In Canada, Life, Money, Parenting

How much should you contribute to your kid’s education fund (RESP) in Canada?

An Registered Education Savings Plan (RESP) which functions a lot like an RRSP (Registered Retirement Savings Plan).

Brief Overview of Registered Education Savings Plan (RESP) Rules:

  • You can only contribute to an RESP for someone under the age of 31
  • $50,000 is the lifetime maximum you can put in the plan (no yearly limit or caps) per child
  • You need to provide the Social Insurance Number (SIN) of each child you are contributing on behalf of
  • You cannot use the money or interest paid to borrow said money to offset the income taxes you pay
  • Your child has to submit proof  that the money is withdrawn and used for EDUCATION (e.g. tuition)
  • If you over contribute over the $50,000 you have to pay a 1% tax on the excess

graduate-school-education-tuition

FOR MAXIMUM SAVINGS / RETURNS:

$2500 a year will get you $500 a year from the Canadian government, which is a 20% return.

There’s a lifetime maximum or cap of $7500 given by the Canadian government.

So even if you could max out the RESP at $50,000 in one shot, don’t.

Contribute a bit each year.

$7500 / $500 = 15 years to max out the returns from the government

You can maximize how much money you get from the Canadian government if you consistently deposit $2500 into an RESP for 15 years, to obtain $500 each year.

Most children start university at age 18 – 19, so you would want to start contributing when they’re about 3 years old, to have the maximum benefit from the Canadian government by the time they’re ready to go to university at 18.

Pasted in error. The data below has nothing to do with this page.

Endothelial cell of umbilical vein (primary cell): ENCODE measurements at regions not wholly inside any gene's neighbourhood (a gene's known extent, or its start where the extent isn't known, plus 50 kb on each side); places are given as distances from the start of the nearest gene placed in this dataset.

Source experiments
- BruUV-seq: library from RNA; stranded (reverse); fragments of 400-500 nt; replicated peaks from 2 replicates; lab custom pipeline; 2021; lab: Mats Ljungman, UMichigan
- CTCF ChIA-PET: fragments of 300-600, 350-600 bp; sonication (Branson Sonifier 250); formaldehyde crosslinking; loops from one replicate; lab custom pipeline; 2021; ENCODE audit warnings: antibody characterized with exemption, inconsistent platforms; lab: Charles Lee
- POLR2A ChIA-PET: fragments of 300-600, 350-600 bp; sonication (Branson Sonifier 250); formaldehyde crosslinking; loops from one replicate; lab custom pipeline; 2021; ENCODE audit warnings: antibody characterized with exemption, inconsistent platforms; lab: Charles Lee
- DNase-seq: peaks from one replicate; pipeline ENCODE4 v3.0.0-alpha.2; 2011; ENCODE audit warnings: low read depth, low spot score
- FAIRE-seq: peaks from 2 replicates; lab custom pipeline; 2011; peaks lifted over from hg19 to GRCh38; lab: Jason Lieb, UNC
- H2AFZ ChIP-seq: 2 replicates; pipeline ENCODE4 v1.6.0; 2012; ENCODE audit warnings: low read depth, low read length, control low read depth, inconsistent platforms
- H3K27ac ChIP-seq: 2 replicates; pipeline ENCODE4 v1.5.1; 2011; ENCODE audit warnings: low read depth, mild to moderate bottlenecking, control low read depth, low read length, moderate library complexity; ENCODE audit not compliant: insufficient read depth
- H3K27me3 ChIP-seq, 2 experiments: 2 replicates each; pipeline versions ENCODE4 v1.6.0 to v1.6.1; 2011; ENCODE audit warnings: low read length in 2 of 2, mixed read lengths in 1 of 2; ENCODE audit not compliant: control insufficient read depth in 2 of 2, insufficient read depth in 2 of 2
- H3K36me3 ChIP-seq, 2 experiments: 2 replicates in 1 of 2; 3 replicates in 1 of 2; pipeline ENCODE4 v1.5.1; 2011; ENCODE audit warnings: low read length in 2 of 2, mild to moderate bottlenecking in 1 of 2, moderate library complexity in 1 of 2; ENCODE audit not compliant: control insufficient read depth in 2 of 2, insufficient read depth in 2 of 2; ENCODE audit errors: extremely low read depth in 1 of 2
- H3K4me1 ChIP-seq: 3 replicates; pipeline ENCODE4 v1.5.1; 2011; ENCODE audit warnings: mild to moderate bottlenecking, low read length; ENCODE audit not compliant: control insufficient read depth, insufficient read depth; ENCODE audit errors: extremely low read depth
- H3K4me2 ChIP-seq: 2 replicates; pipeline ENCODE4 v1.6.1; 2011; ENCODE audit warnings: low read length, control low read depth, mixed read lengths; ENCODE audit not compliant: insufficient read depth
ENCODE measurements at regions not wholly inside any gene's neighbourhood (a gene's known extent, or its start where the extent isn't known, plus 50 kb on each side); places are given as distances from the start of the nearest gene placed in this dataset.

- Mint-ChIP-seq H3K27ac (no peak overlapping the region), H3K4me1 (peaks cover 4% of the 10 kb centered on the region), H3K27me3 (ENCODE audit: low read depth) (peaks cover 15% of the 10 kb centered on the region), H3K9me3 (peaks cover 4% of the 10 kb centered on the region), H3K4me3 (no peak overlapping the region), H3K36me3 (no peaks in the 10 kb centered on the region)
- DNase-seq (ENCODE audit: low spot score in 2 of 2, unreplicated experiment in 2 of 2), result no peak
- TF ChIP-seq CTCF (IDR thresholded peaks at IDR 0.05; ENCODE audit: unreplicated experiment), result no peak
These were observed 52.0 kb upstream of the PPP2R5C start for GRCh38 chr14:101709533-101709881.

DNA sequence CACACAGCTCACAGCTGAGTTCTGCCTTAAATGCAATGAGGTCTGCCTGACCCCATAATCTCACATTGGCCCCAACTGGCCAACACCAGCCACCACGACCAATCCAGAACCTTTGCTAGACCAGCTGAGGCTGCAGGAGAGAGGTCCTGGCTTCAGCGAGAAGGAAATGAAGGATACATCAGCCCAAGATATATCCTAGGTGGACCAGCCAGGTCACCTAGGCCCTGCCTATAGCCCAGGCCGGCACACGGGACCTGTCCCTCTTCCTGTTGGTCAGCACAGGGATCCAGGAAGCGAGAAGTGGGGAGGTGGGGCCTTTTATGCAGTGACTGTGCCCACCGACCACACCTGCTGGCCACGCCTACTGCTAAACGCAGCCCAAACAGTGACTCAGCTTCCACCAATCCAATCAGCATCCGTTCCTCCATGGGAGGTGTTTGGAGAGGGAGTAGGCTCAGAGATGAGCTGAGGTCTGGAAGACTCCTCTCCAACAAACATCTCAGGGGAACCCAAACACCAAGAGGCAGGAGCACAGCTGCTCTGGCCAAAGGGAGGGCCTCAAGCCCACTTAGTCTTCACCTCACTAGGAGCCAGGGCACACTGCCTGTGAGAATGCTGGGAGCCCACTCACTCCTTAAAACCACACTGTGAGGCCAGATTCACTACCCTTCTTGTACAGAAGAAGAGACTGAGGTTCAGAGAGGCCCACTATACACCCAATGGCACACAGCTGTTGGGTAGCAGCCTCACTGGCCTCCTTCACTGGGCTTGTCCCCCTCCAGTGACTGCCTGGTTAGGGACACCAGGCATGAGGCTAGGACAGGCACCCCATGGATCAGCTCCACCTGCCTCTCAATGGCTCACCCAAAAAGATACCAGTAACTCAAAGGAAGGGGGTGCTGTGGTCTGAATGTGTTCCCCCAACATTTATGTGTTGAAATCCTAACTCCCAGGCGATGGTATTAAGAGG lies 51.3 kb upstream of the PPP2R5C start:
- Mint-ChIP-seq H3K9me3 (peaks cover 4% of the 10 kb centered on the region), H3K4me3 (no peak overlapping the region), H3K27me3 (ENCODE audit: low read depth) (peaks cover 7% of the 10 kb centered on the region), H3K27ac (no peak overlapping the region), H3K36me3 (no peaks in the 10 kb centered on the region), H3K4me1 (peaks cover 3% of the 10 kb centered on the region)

15 years x $2500 = $37,500 in total contribution

$2500 a year = $208.33 a month for each child

Get cracking!


WHAT IF MY CHILD DOESN’T WANT TO GO TO SCHOOL?

You can roll over any RESP contributions into your RRSPs if you have outstanding contribution room available to be able to do so.

So if you max out your RRSPs each and every year, and then your child at 31 finally decides he or she doesn’t want to go to school and use the money, you are kind of hooped because you will not be able to rollover those RESPs into your RRSP.

Your only other option would be to withdraw the money but then pay taxes on the full amount (including any interest earned).

Not only that, you have to pay back that entire $7500 granted from the Canadian government (assuming you followed my model above).

WHY THIS DOESN’T WORK FOR ME AS A FREELANCER

I take my income in dividends.

As a result, I do not have RRSP contribution room each year as a result (dividends are not considered ‘earned income’) so I have no option of rolling over RESPs into my RRSPs (they’re already maxed).

Therefore, if my child decides to not go to school, that RESP account at the end would be basically have been treated as a non-registered investing account in my case, and I wouldn’t even get to keep the money from the government.

On the upside, if I do contribute to the RESP, my kid gets the money but I was already planning on NOT paying for their schooling.


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Sherry of Save. Spend. Splurge.

I got out of $60,000 of debt in 18 months using TheBudgetingTool.com. Since then, I have worked 50% of my career (taking 1-2 year breaks), and quadrupled my income within 2 years of graduating, going from $65K to $260K (savings rate = 85%). I could retire today if I wanted, but love my work-life balance as a freelancing consultant in STEM (Science, Technology, Engineering, Math). I also post daily on Instagram @saverspender.

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Posted on February 24, 2020

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